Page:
Strategies for Managing your time and boundaries

By Kate Lee

“Don’t be pulled around by your calendar. Own it.”

Since the start of the COVID-19 pandemic, the average workday in the United States has increased by 40% and time spent in meetings has increased by almost 30%. In addition to increased demands at work, people are also facing increased demands on their time “outside” of work, increased stress and anxiety due to uncertainty, and many are living with blurred boundaries between work and home. At the same time, with nowhere to go and much to adjust to, many people have canceled not just their travel reservations, but their time off as well.

The complexities and systemic disruption of the COVID-19 pandemic have made managing time and boundaries more challenging than ever.

Tim Wentworth, President Cigna Services, cites vigilant time management as one of the keys to his success as the leader of a major organization. “Time is the one non-renewable resource you have,” as Tim puts it. “And when you waste it, you don’t get it back.”

“Manage your energy, balancing periods of high output with rest, relaxation, and recuperation.”

The following is an excerpt from “The Core 4: Harness Four Core Business Drivers to Accelerate Your Organization.”

[Tim Wentworth] advises leaders to be disciplined about their personal calendars, allocating the right amount of time to varying constituents. In other words, if you decide you want to spend 25 percent of your time in contact with customers, then your calendar should reflect that commitment. Tim calls it a perfect calendar week when he looks back and finds that he spent his time the way he intended to. Perfection doesn’t happen all the time, of course. But being disciplined about how you use time, that rare resource, can help you achieve your professional (and personal) goals. It’s also important to coach your team about time and calendar management, because if you’re the only one focusing on it, you’re not moving the needle on efficiency.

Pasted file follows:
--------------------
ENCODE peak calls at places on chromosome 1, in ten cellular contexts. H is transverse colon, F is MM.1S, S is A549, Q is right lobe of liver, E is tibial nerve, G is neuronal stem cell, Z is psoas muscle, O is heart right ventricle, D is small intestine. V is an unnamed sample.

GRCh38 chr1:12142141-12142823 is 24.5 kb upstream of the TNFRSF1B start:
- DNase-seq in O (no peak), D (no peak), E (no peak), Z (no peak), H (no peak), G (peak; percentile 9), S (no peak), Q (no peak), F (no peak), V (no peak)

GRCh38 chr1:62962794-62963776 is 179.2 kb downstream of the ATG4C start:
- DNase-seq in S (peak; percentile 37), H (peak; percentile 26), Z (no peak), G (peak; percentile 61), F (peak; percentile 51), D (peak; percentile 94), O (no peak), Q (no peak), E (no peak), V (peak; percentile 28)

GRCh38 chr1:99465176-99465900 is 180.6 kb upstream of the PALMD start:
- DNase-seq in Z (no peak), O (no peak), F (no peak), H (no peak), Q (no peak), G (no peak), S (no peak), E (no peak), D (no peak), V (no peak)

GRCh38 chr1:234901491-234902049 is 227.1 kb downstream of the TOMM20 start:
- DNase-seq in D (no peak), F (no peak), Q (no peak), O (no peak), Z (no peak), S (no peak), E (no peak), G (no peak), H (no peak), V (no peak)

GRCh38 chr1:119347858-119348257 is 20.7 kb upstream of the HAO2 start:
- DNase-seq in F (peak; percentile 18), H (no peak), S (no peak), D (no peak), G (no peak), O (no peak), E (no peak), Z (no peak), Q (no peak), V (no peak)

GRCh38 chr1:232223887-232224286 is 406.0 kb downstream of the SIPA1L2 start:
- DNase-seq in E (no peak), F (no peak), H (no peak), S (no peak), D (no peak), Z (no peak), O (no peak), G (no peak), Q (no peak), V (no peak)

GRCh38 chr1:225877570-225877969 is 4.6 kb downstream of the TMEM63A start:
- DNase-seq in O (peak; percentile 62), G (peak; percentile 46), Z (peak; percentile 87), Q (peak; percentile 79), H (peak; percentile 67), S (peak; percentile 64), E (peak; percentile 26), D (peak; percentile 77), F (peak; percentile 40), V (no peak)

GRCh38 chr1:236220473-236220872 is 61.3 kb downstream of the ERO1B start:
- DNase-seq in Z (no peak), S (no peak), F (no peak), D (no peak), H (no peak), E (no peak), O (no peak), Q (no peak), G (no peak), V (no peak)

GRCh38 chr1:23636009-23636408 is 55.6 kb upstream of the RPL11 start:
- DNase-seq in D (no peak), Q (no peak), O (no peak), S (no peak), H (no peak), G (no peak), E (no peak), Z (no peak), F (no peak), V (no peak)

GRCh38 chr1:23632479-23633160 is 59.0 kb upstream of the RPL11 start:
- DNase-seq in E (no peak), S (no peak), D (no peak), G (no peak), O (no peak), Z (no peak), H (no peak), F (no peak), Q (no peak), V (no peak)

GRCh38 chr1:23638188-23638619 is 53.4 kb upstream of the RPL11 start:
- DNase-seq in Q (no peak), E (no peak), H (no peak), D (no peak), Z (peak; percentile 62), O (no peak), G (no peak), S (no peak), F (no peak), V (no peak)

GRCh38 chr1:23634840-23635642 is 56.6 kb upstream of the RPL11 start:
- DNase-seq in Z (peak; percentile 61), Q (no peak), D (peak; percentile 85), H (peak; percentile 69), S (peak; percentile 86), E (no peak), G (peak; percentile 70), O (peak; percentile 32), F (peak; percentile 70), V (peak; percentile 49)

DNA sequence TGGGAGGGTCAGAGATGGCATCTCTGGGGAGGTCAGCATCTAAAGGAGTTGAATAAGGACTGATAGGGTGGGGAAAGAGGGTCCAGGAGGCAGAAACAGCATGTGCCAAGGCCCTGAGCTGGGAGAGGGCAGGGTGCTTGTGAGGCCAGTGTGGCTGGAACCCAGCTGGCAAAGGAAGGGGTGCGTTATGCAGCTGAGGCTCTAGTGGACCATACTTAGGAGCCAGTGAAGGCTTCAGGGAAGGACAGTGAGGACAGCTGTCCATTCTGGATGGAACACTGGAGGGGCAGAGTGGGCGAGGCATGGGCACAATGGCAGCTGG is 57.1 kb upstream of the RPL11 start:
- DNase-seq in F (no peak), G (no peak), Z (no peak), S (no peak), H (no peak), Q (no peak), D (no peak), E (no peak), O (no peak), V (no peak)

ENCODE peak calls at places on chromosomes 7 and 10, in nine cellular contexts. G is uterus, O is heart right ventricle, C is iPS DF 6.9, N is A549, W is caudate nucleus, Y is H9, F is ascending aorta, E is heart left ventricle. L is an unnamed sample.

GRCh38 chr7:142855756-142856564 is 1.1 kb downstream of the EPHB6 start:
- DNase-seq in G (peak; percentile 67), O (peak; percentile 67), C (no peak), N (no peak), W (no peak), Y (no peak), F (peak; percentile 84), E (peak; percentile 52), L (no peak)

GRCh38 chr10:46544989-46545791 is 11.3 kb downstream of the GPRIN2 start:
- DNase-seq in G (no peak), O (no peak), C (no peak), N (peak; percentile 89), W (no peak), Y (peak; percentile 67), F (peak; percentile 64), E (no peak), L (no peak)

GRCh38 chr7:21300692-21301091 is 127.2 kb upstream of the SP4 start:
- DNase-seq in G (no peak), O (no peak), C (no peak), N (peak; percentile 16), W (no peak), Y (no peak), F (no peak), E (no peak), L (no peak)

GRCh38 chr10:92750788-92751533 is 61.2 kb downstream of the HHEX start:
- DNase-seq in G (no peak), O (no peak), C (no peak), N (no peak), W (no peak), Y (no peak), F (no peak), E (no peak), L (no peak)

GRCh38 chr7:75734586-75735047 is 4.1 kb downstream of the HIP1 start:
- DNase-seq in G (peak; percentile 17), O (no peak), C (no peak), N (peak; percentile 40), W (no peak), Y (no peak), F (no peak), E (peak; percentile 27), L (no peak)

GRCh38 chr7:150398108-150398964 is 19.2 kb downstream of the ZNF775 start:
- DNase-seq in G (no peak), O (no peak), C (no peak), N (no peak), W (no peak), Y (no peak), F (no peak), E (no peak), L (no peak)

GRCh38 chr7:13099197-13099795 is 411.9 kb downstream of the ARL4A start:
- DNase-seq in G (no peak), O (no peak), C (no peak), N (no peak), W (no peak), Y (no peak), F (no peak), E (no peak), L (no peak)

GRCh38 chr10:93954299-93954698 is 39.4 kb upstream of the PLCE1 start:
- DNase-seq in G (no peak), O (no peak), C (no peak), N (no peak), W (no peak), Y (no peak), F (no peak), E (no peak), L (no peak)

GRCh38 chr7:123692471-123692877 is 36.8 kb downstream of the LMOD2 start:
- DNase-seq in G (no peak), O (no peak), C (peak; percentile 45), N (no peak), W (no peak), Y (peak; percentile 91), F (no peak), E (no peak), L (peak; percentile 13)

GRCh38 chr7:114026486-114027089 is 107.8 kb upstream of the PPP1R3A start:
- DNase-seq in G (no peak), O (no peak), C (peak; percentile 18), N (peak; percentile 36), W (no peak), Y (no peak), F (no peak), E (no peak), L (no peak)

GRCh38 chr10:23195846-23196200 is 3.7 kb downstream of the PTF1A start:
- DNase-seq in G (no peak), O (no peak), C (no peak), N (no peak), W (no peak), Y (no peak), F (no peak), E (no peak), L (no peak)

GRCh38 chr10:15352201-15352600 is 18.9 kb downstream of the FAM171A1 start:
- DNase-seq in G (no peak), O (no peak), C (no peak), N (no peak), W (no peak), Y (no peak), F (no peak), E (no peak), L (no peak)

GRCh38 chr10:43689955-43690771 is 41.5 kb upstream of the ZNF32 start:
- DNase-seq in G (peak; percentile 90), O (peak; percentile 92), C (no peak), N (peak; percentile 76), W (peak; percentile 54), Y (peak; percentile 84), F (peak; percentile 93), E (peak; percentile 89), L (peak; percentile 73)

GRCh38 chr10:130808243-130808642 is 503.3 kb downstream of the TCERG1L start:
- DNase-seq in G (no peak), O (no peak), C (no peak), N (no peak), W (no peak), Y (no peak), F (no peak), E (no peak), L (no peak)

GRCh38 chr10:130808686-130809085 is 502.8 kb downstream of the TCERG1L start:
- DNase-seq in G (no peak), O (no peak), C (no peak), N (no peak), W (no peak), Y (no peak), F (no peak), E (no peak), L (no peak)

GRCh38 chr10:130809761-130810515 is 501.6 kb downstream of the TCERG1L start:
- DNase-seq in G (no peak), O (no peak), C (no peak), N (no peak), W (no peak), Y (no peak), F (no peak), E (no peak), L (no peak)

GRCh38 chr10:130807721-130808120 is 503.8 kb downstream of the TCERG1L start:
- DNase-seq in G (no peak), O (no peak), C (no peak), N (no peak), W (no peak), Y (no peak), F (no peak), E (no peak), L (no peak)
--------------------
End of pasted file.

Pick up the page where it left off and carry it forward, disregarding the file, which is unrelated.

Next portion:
Tim doesn’t differentiate between his personal and work calendars. At a certain level of leadership and responsibility, these become very blended, and your day isn’t going to be split into neat categories. So engage your family, your partner, and others to look ahead 90 days—that way you can be present when and where you decide to be.

Here are some other strategies from Tim:

  • Don’t be pulled around by your calendar, own it.
  • Look at every item on your calendar and ask whether you really need to do it, or if someone else would add more value.
  • Try to shorten a meeting with advance preparation—or eliminate it entirely if the work can be accomplished without meeting.
  • Pivot to what’s important, not just what seems urgent.

And here’s one that’s really important, and often challenging for great leaders: Manage your energy, balancing periods of high output with rest, relaxation, and recuperation.


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